Provide an argument for the claim that (some) mental states are not identical to any brain state Explain why the argument is va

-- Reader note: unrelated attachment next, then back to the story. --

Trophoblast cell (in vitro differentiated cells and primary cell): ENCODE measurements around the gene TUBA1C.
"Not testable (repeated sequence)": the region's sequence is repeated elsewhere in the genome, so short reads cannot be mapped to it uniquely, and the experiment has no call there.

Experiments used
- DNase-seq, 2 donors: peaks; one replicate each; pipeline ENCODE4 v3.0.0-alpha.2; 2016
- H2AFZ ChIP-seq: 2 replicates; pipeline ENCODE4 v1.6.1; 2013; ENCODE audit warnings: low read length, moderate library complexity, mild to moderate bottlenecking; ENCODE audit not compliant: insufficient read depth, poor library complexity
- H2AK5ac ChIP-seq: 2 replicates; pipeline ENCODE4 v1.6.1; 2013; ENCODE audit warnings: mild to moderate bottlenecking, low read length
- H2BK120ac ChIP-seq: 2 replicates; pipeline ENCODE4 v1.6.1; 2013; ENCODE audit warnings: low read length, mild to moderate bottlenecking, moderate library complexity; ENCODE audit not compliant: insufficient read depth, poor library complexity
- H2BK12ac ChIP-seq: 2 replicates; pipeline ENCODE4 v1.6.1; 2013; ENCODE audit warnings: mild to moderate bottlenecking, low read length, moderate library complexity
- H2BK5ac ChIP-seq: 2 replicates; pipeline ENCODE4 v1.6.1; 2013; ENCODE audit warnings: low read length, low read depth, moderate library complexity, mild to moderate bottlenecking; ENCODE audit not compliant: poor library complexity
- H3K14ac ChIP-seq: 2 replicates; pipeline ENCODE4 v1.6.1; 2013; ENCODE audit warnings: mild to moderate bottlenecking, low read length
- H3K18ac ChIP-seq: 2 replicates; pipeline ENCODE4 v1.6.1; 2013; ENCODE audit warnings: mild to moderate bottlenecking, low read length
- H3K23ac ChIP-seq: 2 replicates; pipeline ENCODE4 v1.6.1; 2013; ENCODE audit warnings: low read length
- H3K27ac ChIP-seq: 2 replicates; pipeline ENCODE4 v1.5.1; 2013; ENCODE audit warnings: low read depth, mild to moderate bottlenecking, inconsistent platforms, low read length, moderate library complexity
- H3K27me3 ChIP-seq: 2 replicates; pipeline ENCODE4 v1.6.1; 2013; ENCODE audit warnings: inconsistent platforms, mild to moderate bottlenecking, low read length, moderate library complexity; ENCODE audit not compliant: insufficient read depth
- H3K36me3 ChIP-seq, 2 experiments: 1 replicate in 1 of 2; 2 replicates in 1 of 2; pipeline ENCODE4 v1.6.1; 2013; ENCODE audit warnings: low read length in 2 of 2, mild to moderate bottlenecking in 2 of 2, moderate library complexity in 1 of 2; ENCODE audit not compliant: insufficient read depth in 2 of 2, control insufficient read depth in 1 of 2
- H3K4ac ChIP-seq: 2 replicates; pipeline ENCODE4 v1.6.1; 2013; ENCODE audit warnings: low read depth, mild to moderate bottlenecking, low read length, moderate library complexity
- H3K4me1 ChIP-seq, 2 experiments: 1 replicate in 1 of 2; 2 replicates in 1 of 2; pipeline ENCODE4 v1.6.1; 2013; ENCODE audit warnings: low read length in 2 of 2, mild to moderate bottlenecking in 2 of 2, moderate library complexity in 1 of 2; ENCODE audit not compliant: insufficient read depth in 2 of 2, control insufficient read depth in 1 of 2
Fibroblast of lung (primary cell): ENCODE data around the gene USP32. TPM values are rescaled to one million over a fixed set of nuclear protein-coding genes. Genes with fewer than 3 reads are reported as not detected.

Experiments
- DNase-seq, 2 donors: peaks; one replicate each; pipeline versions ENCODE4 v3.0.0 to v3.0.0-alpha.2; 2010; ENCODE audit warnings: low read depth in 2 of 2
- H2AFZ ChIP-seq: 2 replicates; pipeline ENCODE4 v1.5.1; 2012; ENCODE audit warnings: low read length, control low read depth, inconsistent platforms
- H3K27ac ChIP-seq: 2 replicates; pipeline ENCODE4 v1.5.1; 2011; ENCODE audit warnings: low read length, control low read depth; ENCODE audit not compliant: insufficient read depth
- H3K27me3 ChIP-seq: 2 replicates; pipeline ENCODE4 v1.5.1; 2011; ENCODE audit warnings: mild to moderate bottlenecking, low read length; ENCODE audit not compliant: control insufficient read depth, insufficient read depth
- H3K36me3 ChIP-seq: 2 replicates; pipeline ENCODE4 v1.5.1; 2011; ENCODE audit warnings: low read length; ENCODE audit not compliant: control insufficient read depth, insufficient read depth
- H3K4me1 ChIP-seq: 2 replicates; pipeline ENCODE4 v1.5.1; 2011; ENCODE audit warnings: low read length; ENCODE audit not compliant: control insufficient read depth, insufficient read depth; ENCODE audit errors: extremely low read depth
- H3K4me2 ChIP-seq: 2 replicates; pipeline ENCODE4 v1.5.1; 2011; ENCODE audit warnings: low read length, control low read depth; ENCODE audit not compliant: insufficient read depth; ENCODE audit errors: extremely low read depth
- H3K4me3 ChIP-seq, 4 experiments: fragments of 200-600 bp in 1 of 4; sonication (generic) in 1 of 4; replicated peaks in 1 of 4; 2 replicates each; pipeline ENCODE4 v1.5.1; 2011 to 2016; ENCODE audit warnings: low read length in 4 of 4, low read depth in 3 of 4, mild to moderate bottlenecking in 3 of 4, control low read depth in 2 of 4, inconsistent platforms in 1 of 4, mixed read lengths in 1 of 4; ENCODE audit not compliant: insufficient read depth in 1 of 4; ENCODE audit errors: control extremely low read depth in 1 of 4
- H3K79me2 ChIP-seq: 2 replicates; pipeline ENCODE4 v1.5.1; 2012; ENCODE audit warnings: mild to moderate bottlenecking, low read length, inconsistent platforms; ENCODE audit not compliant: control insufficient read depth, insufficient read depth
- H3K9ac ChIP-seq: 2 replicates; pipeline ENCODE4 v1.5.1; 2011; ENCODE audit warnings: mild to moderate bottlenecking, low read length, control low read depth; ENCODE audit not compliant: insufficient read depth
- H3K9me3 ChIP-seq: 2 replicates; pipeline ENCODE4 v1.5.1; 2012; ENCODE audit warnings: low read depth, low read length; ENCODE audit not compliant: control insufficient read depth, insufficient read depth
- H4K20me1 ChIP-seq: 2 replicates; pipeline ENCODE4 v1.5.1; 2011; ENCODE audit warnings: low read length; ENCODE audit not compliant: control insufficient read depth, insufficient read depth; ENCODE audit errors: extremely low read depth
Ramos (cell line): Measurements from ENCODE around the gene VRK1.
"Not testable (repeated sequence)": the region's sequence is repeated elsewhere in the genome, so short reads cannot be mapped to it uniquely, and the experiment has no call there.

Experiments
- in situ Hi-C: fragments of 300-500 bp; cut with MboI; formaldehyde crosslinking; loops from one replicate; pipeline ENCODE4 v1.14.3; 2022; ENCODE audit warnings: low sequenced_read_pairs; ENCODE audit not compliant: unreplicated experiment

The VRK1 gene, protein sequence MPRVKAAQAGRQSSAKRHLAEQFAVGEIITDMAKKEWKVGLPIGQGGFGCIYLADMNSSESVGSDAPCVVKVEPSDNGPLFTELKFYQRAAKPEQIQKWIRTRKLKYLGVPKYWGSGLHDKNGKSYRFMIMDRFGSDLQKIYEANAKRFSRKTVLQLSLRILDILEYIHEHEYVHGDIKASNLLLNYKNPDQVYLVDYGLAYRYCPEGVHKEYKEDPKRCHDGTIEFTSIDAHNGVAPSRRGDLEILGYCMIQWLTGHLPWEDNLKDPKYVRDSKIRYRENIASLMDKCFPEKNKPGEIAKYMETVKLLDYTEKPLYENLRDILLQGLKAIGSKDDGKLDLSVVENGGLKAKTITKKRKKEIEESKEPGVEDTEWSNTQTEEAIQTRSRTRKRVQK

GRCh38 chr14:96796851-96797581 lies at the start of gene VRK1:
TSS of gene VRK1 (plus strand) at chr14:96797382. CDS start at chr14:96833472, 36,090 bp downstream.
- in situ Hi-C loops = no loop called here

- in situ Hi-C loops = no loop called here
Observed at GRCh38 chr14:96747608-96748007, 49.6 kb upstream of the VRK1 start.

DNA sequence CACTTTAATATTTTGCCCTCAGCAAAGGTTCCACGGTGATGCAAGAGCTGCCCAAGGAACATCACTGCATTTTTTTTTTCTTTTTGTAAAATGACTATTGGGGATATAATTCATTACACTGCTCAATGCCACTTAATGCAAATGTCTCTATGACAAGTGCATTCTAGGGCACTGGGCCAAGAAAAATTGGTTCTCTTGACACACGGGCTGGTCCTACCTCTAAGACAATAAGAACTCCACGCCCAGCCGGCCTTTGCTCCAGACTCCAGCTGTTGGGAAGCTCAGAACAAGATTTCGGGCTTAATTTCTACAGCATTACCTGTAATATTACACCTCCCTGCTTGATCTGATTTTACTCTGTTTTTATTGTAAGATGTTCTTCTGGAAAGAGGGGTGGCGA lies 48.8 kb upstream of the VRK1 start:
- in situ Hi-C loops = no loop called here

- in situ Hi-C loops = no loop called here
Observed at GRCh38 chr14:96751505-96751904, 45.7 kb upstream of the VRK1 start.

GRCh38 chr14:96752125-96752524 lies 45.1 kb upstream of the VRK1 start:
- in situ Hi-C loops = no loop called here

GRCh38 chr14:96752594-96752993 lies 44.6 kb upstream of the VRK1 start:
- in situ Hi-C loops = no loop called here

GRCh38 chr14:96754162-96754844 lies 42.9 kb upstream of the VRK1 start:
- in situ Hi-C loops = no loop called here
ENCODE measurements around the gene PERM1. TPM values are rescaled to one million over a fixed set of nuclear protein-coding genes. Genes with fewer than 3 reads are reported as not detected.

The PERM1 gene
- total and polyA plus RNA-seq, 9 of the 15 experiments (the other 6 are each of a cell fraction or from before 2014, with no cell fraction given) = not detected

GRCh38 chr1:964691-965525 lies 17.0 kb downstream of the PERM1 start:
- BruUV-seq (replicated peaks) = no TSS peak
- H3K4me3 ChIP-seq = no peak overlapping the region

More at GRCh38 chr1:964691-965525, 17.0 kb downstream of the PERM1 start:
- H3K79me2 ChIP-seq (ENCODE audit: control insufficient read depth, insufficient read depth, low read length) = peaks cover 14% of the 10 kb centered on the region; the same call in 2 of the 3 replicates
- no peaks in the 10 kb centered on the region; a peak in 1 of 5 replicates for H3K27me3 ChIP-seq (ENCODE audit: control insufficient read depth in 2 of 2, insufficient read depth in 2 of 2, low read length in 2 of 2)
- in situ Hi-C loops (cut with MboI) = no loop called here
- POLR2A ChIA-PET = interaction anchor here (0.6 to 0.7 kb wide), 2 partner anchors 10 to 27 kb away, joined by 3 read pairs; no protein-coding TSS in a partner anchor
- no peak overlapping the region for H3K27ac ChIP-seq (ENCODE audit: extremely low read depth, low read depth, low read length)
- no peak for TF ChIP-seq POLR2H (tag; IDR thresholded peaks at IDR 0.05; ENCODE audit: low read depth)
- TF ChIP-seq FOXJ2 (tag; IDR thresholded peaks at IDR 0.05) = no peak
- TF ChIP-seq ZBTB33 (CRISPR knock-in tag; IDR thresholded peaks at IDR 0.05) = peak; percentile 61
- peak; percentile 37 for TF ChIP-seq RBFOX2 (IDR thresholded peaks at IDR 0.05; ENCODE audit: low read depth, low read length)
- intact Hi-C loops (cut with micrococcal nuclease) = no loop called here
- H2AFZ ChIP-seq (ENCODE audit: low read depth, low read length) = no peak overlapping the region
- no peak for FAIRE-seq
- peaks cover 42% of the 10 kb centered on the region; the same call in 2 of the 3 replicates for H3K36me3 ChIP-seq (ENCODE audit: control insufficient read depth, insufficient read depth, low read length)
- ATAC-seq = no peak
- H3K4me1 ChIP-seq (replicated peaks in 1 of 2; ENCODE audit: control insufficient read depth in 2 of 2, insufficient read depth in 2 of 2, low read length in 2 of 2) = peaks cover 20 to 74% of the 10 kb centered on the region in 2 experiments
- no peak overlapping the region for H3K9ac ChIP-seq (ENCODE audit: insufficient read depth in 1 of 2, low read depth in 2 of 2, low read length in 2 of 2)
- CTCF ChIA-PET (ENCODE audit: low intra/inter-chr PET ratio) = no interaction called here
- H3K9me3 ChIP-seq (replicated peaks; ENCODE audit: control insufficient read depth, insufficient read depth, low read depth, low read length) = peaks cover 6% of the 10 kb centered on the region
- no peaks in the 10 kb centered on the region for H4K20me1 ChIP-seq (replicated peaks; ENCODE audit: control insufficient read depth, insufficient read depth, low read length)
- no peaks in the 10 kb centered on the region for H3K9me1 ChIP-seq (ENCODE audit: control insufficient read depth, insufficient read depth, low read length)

It also provides reason why that argument is valid and explains the resources the monist has at her disposal to undermine our confidence in the soundness of this argument. It also evaluates the response of a monist to the dualist argument that has been provided. The argument for the claim that some mental states are not identical to any brain state is supported by various premises. First, phenomenal properties can only reside in mental substances and not physical objects such as the brain. Second, physical bodies like the brain have spatial properties while minds do not have spatial properties. Third, a mind thinks while physical bodies such as the brain do not think. Fourth, a mind is known to exist with certainty while physical bodies like the brain lack that property. Therefore, in conclusion, some mental states are not identical to any brain state, and a mind is distinct from every physical state. This argument is valid because thinking about things involves intentionality, which is a property of nonphysical things (Mandik). For instance, a brain, which is purely physical, cannot think about things that do not exist in time and space. However, a mind can think about things that do not exist in time and space. Secondly, the brain cannot have intentionality because intentionality is very strange. People also think about things in the far future and distant past via their minds (Mandik). Therefore, a mind is distinct from every physical body, including the brain. Secondly, physical bodies are known via senses, but this senses ca be deceived (Mandik). Something that seems to exist may not exist, in real terms. One cannot be wrong about existence of his or her own mind. Minds are known to exist in certainty while physical objects may not be known to exist with certainty. Therefore, a mental state is known to exist with certainty while physical bodies such as the brain lack that property, and as such, a mind must be very distinct from every physical body, the brain include (Mandik). However, this dualist argument is subject to rejection by proponents of alternatives to dualism such as monism. To undermine our confidence in the soundness of this argument, the monist has various resources at her disposal. First, monism rejects the premise of this dualist argument that the mind is immaterial. Therefore, the question goes, how can a mind, which is considered to be immaterial influence the physical brain (Seybold 89)? Also, how can a non-physical soul or mind affect a physical body, such as the brain (Seybold 90)? Secondly, neuroscience states that the brain is clearly necessary for mental states to occur, but a particular mental state is not identical to a particular brain state. Consequently, some brain state must exist for the mental event to take place, but no particular brain state can be mapped onto the specific mental event in a one to one manner. Monists argue that mental activities emerge from the brain (Seybold 90). Monism agrees with dualism that the mind can, and does affect the brain or the body, but monists reject this argument because it is not explained how the mind can affect the body, if the body and mind are of two different substances, as required in dualism (Seybold 90). Therefore, it is impossible for the physical body to be moved by a mind, which is not part of the physical world, according to monism. It should also be noted that body processes such as thinking require energy and the mind,